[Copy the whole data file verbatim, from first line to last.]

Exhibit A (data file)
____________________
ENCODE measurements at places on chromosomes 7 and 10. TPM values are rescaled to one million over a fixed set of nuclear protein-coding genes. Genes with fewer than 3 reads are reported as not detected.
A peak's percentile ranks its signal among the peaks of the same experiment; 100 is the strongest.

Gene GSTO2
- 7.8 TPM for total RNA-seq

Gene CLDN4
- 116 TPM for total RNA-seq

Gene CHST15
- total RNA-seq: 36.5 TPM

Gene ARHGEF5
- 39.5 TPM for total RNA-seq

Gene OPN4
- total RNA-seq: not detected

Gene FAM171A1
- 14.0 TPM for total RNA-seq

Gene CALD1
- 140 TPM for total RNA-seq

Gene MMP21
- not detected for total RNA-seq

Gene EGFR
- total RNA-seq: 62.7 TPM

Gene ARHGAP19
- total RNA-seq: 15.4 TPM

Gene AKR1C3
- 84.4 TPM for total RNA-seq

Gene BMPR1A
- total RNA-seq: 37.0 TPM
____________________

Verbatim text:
ENCODE measurements at places on chromosomes 7 and 10. TPM values are rescaled to one million over a fixed set of nuclear protein-coding genes. Genes with fewer than 3 reads are reported as not detected.
A peak's percentile ranks its signal among the peaks of the same experiment; 100 is the strongest.

Gene GSTO2
- 7.8 TPM for total RNA-seq

Gene CLDN4
- 116 TPM for total RNA-seq

Gene CHST15
- total RNA-seq: 36.5 TPM

Gene ARHGEF5
- 39.5 TPM for total RNA-seq

Gene OPN4
- total RNA-seq: not detected

Gene FAM171A1
- 14.0 TPM for total RNA-seq

Gene CALD1
- 140 TPM for total RNA-seq

Gene MMP21
- not detected for total RNA-seq

Gene EGFR
- total RNA-seq: 62.7 TPM

Gene ARHGAP19
- total RNA-seq: 15.4 TPM

Gene AKR1C3
- 84.4 TPM for total RNA-seq

Gene BMPR1A
- total RNA-seq: 37.0 TPM